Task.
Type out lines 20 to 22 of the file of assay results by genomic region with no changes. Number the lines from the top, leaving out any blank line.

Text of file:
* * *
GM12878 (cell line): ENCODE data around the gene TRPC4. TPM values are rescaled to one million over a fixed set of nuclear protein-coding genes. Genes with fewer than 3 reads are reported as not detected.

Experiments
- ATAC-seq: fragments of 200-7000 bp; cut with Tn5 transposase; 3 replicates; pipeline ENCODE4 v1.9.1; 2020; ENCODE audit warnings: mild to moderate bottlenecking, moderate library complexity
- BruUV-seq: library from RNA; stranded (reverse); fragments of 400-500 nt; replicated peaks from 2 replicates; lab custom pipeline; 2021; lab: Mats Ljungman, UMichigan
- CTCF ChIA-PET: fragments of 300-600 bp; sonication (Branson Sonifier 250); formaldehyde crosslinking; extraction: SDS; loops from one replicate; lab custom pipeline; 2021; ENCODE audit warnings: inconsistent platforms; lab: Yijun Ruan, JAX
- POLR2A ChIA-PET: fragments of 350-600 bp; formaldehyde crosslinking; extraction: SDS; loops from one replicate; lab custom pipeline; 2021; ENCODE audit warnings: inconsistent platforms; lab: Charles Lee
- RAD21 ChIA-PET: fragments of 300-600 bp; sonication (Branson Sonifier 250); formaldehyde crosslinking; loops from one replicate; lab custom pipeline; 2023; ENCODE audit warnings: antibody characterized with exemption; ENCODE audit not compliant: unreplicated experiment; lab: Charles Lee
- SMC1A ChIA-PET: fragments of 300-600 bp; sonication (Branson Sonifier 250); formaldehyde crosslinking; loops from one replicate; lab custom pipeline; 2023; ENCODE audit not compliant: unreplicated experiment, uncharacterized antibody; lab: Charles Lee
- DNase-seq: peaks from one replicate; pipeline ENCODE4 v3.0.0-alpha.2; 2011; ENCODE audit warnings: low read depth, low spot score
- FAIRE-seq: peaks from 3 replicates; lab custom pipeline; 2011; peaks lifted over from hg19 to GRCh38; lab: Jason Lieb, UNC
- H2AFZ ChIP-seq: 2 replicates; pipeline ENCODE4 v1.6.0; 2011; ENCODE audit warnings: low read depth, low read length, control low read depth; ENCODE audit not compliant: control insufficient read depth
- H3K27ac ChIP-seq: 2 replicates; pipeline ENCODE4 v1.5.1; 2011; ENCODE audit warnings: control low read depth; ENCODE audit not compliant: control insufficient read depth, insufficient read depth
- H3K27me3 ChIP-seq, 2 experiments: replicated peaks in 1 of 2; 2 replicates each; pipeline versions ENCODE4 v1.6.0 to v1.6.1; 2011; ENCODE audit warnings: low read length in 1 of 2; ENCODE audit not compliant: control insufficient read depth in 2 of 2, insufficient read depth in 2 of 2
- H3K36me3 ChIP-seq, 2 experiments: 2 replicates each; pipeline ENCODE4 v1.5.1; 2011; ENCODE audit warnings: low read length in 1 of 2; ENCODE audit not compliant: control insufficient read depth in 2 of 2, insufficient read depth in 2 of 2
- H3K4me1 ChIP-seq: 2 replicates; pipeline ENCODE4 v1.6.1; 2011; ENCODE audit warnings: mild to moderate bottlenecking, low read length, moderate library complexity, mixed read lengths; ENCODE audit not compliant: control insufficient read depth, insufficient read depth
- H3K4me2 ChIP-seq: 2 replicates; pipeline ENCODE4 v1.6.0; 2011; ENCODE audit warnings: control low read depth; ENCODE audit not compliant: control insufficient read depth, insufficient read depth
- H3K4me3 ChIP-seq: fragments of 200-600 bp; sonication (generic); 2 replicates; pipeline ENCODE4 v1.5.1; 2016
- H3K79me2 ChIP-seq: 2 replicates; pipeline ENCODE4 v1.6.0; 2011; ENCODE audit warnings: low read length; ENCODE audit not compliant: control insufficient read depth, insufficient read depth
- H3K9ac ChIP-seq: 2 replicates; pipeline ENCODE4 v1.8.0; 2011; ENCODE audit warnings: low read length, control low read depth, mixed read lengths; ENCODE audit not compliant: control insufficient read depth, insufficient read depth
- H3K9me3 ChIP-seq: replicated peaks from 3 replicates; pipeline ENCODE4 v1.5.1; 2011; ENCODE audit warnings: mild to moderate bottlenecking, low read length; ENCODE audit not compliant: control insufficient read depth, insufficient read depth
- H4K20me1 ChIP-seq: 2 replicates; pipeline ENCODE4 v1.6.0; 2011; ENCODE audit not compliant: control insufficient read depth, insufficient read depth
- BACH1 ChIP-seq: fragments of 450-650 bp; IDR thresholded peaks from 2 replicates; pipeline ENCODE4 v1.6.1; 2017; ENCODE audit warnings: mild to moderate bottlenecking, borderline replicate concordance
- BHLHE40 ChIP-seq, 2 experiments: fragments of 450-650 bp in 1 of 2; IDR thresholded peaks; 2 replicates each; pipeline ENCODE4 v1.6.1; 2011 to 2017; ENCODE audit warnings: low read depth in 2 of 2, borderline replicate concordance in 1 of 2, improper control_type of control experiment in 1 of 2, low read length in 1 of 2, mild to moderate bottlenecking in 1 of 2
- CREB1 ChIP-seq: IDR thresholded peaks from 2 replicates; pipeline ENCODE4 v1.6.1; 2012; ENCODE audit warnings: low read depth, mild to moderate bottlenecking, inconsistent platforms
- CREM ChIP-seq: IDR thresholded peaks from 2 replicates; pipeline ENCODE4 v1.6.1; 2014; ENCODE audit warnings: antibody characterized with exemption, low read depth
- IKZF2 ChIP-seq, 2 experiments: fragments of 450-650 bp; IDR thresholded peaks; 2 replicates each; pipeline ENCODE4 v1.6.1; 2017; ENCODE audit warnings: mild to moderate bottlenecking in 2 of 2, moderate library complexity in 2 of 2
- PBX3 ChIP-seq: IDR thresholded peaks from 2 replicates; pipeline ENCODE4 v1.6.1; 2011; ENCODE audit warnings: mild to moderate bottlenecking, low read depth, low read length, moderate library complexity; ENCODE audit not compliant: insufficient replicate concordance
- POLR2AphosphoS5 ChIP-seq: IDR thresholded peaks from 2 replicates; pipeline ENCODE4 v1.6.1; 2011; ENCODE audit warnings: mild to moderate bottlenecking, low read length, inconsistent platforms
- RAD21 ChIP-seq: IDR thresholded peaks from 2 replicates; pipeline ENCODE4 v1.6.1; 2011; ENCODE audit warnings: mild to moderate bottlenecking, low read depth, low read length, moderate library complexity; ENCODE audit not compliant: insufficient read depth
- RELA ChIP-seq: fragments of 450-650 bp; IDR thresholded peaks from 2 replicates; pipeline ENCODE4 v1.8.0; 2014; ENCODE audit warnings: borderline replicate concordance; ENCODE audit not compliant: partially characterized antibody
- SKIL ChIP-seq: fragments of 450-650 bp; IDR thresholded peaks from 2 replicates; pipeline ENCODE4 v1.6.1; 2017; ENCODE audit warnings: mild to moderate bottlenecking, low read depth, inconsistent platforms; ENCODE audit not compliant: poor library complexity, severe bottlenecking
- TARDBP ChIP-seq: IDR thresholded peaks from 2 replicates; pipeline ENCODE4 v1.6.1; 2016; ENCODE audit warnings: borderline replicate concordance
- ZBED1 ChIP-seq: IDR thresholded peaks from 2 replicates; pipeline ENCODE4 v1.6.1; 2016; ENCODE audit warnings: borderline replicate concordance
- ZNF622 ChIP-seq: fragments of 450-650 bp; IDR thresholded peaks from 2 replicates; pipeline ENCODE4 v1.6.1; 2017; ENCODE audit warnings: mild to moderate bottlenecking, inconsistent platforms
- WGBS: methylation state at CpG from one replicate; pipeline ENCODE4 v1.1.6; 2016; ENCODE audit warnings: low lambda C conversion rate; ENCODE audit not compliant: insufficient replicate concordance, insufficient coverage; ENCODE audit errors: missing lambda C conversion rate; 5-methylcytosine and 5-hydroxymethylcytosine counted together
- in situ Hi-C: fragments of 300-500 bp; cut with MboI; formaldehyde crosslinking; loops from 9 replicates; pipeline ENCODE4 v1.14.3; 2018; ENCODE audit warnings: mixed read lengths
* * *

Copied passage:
- H3K9me3 ChIP-seq: replicated peaks from 3 replicates; pipeline ENCODE4 v1.5.1; 2011; ENCODE audit warnings: mild to moderate bottlenecking, low read length; ENCODE audit not compliant: control insufficient read depth, insufficient read depth
- H4K20me1 ChIP-seq: 2 replicates; pipeline ENCODE4 v1.6.0; 2011; ENCODE audit not compliant: control insufficient read depth, insufficient read depth
- BACH1 ChIP-seq: fragments of 450-650 bp; IDR thresholded peaks from 2 replicates; pipeline ENCODE4 v1.6.1; 2017; ENCODE audit warnings: mild to moderate bottlenecking, borderline replicate concordance